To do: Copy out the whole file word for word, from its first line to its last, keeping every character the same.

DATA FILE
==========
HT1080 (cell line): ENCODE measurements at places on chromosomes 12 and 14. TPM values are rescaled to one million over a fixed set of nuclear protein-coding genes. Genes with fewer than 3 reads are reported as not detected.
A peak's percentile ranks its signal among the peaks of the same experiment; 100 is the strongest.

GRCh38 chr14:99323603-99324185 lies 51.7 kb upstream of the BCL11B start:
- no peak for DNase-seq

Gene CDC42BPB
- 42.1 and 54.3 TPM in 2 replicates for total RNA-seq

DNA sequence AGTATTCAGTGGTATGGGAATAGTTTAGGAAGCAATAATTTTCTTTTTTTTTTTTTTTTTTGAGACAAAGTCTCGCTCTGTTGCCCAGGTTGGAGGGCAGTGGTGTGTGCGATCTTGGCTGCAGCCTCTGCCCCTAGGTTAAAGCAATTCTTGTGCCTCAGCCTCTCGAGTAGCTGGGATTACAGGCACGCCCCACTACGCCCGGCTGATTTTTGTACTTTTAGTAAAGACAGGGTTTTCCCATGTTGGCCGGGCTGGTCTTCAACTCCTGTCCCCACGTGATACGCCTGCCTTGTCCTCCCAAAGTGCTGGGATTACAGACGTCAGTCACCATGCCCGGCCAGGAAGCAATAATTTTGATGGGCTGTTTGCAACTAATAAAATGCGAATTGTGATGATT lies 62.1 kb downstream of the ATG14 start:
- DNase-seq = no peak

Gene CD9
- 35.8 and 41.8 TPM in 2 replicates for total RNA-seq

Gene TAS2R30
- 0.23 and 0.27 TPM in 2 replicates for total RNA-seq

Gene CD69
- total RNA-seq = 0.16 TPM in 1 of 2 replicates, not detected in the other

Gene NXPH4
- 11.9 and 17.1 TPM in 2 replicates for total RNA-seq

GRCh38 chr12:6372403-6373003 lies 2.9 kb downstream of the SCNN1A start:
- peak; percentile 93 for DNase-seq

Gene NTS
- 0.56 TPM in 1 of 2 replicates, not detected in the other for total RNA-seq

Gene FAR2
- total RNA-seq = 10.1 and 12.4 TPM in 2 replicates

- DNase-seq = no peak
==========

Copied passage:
HT1080 (cell line): ENCODE measurements at places on chromosomes 12 and 14. TPM values are rescaled to one million over a fixed set of nuclear protein-coding genes. Genes with fewer than 3 reads are reported as not detected.
A peak's percentile ranks its signal among the peaks of the same experiment; 100 is the strongest.

GRCh38 chr14:99323603-99324185 lies 51.7 kb upstream of the BCL11B start:
- no peak for DNase-seq

Gene CDC42BPB
- 42.1 and 54.3 TPM in 2 replicates for total RNA-seq

DNA sequence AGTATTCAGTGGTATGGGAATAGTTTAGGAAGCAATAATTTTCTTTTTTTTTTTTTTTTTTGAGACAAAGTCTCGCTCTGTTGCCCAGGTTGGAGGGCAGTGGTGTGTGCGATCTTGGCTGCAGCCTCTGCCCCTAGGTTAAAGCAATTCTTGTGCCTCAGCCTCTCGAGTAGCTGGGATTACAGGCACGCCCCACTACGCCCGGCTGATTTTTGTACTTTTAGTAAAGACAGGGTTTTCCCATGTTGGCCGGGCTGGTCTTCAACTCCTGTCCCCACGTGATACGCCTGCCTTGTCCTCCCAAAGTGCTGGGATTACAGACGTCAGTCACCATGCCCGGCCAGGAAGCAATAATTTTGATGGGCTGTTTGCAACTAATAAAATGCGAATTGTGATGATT lies 62.1 kb downstream of the ATG14 start:
- DNase-seq = no peak

Gene CD9
- 35.8 and 41.8 TPM in 2 replicates for total RNA-seq

Gene TAS2R30
- 0.23 and 0.27 TPM in 2 replicates for total RNA-seq

Gene CD69
- total RNA-seq = 0.16 TPM in 1 of 2 replicates, not detected in the other

Gene NXPH4
- 11.9 and 17.1 TPM in 2 replicates for total RNA-seq

GRCh38 chr12:6372403-6373003 lies 2.9 kb downstream of the SCNN1A start:
- peak; percentile 93 for DNase-seq

Gene NTS
- 0.56 TPM in 1 of 2 replicates, not detected in the other for total RNA-seq

Gene FAR2
- total RNA-seq = 10.1 and 12.4 TPM in 2 replicates

- DNase-seq = no peak